If you do scale your volume 1.5x larger than necessary, it’ll have excessive invisible padding around it. This will position the volume’s window bar awkwardly far away from the volume’s contents.

Also, neighboring windows will become prematurely transparent when they intersect the invisible bounds of this unnecessarily large volume.

A visionOS volume containing a sphere in a volume that is 1.5 times larger than the sphere

Why does Window Zoom work this way?

It might seem odd that the Window Zoom setting doesn’t simply scale the contents of each volume along with the size of the volume. That would be consistent with the effect Window Zoom has on 2D SwiftUI windows. It’s probably what most users assume should happen.

But perhaps in a future visionOS release, users will be able to resize volumes arbitrarily, like they can now with 2D windows.

If that ever happens, apps will require complete flexibility with respect to how they to respond to volume size changes, not by simply scaling its contents. Maybe an app will want to display less content when a volume gets smaller, or align content to the edges of a volume when it gets larger.

In that future version of visionOS, currently available only to time travelers, the Window Zoom behavior we’re observing with volumes in visionOS 1.0 will make more sense.

Update #1

The visionOS 1.1 beta release notes include the following resolved issue:

Fixed: Volumes using the defaultSize(_: Rect3D, in: UnitLength) modifier to specify size, will now be the specified physical size at all display zooms. (116579319) (FB13240946)

This is good news. The intention is that volumes will no longer change size when the user selects a new Window Zoom setting, and that your volume’s contents will never be clipped. This would imply that the approach described in this post is no longer necessary, and that the code in the volumetric window style documentation should now function as expected in visionOS 1.1.

However, the bad news is that the release notes also include the following known issue:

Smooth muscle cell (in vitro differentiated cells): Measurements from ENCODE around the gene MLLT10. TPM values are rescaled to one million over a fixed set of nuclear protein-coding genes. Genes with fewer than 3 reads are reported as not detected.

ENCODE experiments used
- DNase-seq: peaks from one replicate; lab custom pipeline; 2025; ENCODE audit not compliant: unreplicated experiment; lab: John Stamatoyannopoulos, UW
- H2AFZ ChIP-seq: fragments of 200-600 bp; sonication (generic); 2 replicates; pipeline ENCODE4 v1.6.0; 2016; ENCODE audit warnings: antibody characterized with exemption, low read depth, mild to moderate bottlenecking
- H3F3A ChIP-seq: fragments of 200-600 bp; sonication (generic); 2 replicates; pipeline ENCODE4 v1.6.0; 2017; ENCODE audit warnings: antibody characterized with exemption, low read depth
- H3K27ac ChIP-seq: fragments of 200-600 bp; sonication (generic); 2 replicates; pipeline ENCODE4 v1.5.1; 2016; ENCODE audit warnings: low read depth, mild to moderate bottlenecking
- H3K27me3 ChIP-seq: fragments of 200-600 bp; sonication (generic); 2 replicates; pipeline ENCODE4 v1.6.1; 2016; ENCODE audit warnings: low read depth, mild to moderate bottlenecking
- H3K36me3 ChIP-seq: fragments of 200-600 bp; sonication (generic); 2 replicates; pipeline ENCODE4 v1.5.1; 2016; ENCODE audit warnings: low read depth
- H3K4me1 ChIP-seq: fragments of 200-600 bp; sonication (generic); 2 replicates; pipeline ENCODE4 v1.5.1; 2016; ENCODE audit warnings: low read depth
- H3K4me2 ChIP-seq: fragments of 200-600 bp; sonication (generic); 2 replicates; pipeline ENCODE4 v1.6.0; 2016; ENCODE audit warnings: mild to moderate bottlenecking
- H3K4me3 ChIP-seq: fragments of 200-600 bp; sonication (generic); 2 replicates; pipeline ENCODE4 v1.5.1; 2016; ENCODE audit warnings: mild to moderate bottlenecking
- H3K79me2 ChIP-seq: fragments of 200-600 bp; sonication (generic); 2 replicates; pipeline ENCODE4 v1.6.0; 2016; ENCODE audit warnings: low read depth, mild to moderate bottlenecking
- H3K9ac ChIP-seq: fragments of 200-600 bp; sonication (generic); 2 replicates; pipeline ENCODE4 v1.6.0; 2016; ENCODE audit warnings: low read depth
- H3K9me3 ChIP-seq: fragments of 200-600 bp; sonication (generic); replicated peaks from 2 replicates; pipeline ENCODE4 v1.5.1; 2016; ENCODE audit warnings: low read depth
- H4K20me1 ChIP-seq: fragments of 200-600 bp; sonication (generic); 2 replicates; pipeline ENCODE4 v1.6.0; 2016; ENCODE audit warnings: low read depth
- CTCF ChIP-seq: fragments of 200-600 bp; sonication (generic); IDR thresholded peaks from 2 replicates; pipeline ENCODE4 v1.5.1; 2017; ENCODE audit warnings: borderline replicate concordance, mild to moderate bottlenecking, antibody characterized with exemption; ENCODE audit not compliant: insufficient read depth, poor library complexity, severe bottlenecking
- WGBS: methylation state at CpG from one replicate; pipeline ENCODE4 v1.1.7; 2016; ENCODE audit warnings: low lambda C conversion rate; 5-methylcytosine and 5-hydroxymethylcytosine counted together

If the display zoom is changed in settings while a volume with a physical size is open, the content might be clipped. (120554484)

Workaround: Closing the volume or force-quitting the app.

This means that unfortunately, at least as of visionOS 1.0 beta, the approach described in this post is still required if you’d like your volume to work correctly in all cases.

Furthermore, the code in this post is a better solution than the stated workaround of requiring the user to close the volume or force-quit the app.

If you use the code in this post, your app will work correctly in both visionOS 1.0 and visionOS 1.1 beta in all cases.

Update #2

I’ve discovered that the code in this post also addresses another non-obvious issue, which is that regardless of the size you may specify for your volume with the defaultSize view modifier, visionOS may constrain the size you request.

For example, when the Window Zoom setting is Large, volumes aren’t allowed to be larger than 2 meters. But if the user sets Window Zoom to Small, the limit is about 1.47 meters. There’s no way to predict if these values will change in future versions of visionOS.

So, it’s still necessary to use the code in this post, to deal with the possibility that visionOS may not honor the size you request.

However, if your volume is small, perhaps 1 meter or less, and your app doesn’t support visionOS 1.0, you could probably get away without worrying about this issue. But, it’s still good to be aware of.

Also keep in mind that it seems that this new behavior applies to visionOS 1.1 beta 1, 2, and 4. In visionOS 1.1 beta 3, the behavior of volumes appeared to temporarily revert back to the visionOS 1.0 behavior, but it later changed back to the new behavior again in beta 4.